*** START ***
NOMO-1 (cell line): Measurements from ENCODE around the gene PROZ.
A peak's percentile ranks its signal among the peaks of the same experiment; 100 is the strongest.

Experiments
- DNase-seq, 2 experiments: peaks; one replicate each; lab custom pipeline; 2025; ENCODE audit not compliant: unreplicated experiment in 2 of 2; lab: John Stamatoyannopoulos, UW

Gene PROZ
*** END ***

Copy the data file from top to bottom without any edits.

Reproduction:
NOMO-1 (cell line): Measurements from ENCODE around the gene PROZ.
A peak's percentile ranks its signal among the peaks of the same experiment; 100 is the strongest.

Experiments
- DNase-seq, 2 experiments: peaks; one replicate each; lab custom pipeline; 2025; ENCODE audit not compliant: unreplicated experiment in 2 of 2; lab: John Stamatoyannopoulos, UW

Gene PROZ